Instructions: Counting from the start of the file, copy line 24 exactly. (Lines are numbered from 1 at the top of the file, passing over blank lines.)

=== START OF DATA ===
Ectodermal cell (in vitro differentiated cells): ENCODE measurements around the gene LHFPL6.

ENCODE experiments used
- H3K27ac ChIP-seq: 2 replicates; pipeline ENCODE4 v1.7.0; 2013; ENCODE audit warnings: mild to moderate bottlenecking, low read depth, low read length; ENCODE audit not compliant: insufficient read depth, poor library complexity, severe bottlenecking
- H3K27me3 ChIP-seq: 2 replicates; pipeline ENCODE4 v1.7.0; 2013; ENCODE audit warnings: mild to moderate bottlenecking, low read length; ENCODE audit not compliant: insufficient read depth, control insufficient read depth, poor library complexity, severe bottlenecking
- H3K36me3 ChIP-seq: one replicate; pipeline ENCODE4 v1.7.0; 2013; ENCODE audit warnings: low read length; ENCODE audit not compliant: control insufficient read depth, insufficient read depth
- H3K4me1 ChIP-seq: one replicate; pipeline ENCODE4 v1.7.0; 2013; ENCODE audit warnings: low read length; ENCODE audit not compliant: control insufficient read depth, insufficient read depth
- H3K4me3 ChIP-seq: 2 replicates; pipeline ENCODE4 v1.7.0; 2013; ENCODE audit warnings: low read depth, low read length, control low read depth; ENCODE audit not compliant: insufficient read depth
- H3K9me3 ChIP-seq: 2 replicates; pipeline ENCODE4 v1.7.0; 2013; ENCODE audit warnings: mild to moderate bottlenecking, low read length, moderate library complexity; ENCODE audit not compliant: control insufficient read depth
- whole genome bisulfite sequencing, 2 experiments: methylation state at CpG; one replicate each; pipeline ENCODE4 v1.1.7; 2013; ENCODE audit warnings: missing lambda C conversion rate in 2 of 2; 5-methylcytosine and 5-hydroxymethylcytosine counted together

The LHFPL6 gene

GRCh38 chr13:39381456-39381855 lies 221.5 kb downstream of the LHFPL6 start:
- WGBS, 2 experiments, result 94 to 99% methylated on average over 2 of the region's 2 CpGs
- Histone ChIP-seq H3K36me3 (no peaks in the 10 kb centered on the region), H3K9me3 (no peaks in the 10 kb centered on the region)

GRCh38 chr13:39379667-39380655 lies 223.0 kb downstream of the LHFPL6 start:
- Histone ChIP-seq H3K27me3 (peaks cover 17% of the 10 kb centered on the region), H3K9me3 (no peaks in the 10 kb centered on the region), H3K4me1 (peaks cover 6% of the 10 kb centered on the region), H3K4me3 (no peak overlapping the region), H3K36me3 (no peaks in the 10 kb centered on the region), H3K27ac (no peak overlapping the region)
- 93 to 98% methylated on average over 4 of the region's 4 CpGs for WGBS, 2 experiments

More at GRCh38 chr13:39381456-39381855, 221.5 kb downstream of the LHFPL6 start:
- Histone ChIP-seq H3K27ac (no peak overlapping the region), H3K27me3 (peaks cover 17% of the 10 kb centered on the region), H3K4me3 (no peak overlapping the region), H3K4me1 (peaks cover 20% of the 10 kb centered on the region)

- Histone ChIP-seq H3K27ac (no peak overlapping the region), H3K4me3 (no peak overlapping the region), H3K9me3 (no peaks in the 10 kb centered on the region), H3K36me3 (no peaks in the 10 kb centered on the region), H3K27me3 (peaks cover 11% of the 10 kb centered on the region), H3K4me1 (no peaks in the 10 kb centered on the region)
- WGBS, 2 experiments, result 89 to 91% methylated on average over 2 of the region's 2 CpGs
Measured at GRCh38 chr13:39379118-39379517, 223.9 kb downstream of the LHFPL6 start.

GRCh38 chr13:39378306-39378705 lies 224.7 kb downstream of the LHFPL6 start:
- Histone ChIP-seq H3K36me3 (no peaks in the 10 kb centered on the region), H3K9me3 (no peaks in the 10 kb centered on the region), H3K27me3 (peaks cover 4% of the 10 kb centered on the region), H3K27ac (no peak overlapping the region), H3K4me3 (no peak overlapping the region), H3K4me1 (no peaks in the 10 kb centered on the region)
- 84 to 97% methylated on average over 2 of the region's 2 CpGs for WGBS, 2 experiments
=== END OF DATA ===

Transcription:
- 84 to 97% methylated on average over 2 of the region's 2 CpGs for WGBS, 2 experiments